Text by Catherine Wagley
Images by Sam Muller
Master glassblower Joe Cariati, who has since 2011 made his elegant glass forms in a 4,500-square-foot building just south of Los Angeles in the beachside town of El Segundo, recalls looking around and realizing, “I’ve got way too much space.” So he asked his team of three skilled glassblowers and his glassblowing friends, “What do we do?” They decided to open a community center to reach the public and bolster the city’s local glass community, sharing a complex art form to which the general public rarely has access. “Because everybody’s got to help their buddy,” as Cariati put it, especially in a world as small as the glassblowing one.
The Los Angeles Glass Center hosted its first workshop on June 15, 2019, inviting neighbors to come craft glass cups. For about 10 months, the center was magical. They offered demonstrations, workshops for first-time glassblowers, and appointments for more skilled craftspeople. They hosted a showcase of Black makers and an intergenerational women’s symposium. They held workshops by visiting master glassblowers and classes for youth. “When you see people blow glass for the first time, they light up. It’s something they’ve never experienced,” says glass artist Austin Fields, Cariati’s life partner, who makes her sculptures out of the El Segundo studio. “Our collective goal was to bring glassblowing to everybody.”
Then in March 2020, as the Covid-19 virus began affecting cities worldwide, the center had to close its doors to the public. “Glass blowing is such a close proximity craft,” Cariati acknowledges with regret. “You have to blow on the flow pipe to teach, and hold people’s hands.”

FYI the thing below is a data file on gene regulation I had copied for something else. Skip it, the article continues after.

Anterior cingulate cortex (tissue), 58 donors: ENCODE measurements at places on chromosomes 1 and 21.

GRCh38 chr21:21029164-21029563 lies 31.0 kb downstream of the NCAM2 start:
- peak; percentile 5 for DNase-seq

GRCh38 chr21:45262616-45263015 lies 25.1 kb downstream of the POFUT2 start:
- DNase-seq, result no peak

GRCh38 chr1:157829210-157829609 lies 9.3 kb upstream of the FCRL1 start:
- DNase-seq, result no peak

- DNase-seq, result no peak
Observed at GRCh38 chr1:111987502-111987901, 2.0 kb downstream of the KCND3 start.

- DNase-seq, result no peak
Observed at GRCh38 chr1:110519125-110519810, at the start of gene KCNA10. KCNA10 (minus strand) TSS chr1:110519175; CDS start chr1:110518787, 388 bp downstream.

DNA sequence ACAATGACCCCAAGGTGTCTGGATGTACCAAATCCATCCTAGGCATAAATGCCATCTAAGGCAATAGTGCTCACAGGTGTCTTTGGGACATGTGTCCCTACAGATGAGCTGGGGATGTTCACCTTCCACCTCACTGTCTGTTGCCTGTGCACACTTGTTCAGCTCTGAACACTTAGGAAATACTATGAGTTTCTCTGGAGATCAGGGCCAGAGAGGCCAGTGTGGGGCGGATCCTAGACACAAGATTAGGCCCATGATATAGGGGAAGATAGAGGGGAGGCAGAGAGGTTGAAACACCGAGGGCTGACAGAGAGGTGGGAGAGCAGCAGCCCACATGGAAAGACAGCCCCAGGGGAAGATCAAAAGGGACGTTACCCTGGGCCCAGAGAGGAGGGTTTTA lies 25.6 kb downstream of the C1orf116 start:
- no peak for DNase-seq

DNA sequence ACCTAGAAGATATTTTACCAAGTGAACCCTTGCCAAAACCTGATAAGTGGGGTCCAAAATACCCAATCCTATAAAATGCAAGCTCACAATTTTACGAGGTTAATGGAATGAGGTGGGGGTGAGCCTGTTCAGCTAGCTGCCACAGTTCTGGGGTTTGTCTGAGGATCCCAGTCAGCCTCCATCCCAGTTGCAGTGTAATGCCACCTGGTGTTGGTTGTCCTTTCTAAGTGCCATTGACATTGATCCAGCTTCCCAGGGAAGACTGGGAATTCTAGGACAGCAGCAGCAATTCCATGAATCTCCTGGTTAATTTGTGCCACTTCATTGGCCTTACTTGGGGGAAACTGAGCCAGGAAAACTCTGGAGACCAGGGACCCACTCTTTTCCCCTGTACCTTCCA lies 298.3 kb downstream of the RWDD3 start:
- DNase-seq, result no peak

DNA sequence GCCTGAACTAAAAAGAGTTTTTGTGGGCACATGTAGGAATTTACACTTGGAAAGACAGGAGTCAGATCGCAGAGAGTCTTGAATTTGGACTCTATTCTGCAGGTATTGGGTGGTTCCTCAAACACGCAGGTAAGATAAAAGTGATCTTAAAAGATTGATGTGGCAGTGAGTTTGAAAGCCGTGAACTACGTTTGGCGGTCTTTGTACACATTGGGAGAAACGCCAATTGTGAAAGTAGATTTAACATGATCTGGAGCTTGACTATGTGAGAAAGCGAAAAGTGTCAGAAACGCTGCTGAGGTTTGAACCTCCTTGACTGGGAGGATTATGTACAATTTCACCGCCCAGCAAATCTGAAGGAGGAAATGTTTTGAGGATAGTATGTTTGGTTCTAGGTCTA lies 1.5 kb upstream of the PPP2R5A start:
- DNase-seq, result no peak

But Cariati’s studio has, in many ways, always been driven by community and collaboration. He has an open-door policy, unusual for a studio producing work that requires such precision and skill. “There are studios, for example, that don’t allow any outsiders,” observes Fields, who moved to L.A. from Arlington, Texas two years ago. “They’ll say, ‘This is my studio. We’re only making my work.’ Joe has this harmonious balance of being a mentor and maker, and that vibe and attitude makes people feel welcome.” According to Fields, glassblowers from out of town email Cariati and say they’d love to make some work or come by and observe. This welcoming approach infects and inspires those who work in the space.
Cariati, who makes ethereal, strikingly minimal forms in the longstanding Venetian glassblowing tradition, is known for the precision of his process. No two vessels are the same, as each is made using an ancient free-blowing technique, but Cariati is able to replicate his personal process with such fidelity that his signature forms are nearly identical. His Angelic Vases and Venetian Decanters boast far fewer flourishes and none of the patterning that characterizes old-school Venetian pieces, and they are more delicate than the mid-century modern collections that inspire Cariati. Revered mid-20th century companies such as Blenko or Empoli used thicker glass, making their spire-topped decanters and vases from molds. “If you look at my work, it’s reduced from that stuff,” says Cariati, “but elevated and modernized to be something completely new.”